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B.C.'s snowpacks 'extremely low' as drought persists

Snowpacks 'extremely low'

Snowpacks in B.C. remain well below normal as drought persists despite the recent rainy and cool weather.

Data released Thursday by the BC River Forecast Centre says, as of May 15, the average provincial snowpack was 57% of normal for this time of year. That is a decline from 66% on May 1.

“Low snowpack, early snowmelt and lingering impacts from on-going drought are creating significantly elevated drought hazards for this upcoming spring and summer,” said the BC River Forecast Centre.

The Okanagan basin is 49% of normal, while the Similkameen sits at 46%, Boundary 74%, South Thompson 74%, North Thompson 67% and West Kootenay 66%.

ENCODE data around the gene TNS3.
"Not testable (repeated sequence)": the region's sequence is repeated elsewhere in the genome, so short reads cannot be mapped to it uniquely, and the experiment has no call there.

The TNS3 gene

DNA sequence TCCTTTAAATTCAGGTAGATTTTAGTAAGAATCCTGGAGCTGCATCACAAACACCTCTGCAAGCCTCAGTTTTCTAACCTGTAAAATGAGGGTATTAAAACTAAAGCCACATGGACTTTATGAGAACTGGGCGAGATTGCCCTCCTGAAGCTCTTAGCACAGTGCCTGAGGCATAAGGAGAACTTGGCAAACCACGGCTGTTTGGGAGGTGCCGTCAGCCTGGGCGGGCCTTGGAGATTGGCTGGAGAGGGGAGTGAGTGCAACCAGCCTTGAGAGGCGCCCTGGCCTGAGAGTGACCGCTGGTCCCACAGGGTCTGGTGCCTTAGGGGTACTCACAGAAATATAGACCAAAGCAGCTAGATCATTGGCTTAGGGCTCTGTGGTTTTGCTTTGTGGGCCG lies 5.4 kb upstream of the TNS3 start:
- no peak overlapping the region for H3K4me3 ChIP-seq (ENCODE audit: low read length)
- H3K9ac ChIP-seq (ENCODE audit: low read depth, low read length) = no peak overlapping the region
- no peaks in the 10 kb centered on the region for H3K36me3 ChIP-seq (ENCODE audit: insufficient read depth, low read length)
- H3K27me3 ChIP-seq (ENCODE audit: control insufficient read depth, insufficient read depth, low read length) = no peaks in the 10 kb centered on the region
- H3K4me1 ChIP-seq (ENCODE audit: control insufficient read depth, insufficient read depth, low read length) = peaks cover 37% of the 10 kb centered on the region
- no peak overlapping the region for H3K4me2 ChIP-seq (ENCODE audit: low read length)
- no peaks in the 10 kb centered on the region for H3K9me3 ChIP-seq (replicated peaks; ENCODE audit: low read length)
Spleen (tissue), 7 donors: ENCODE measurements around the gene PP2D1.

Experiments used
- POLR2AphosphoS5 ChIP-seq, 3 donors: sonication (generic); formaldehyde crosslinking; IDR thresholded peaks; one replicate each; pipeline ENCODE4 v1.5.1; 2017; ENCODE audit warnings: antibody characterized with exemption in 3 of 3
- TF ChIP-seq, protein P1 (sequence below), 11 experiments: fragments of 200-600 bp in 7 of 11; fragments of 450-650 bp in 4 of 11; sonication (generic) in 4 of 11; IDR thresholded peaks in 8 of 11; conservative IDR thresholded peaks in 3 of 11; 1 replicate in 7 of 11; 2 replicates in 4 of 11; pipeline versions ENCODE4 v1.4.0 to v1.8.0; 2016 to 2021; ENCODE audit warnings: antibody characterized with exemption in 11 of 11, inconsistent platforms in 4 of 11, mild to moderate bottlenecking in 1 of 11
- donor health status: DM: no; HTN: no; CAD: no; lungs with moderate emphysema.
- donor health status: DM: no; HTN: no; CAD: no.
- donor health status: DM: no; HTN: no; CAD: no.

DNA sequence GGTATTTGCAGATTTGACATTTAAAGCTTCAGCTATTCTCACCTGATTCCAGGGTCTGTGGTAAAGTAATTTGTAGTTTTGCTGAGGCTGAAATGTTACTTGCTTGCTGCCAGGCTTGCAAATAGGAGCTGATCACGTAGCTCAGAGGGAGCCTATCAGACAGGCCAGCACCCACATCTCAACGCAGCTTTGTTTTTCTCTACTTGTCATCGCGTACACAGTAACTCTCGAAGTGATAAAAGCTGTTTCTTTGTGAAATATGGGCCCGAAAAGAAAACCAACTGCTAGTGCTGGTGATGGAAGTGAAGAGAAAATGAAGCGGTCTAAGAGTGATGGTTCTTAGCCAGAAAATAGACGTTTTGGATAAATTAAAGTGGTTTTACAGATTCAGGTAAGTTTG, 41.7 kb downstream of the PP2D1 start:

The survey is a snapshot in time for May 15 and would not have counted any of the recent precipitation. The report notes that some snow stations in the mountains saw additional cumulation with the recent storms.

“On average, by May 15 approximately 17% of the seasonal snowpack has melted. So far, 31% of peak snowpack has melted this year, driven by low elevation melt in April and the significant heat event on May 9-12,” said the report.

Last year a heat wave in May saw 43% of the snowpack melted by this time.

“Overall, the provincial snowpack remains extremely low for May 15,” the report continued, noting that this report typically captures the peak of the snow accumulation season.

“This season continues to have increased hazards of drought due to long-term precipitation deficits, low snowpack, early snowmelt, and an increased likelihood of warmer than normal spring and summer weather. Weather will continue to play an important role in summer drought conditions,” the report concluded.

The BC Wildfire Service has been gearing up for a busy fire season in the event that the drought persists. Wildfire season in the Southern Interior typically hinges on if it rains in June—the Okanagan's wettest month historically— or not.

Many cities in the region are also already at elevated stages of water restrictions.



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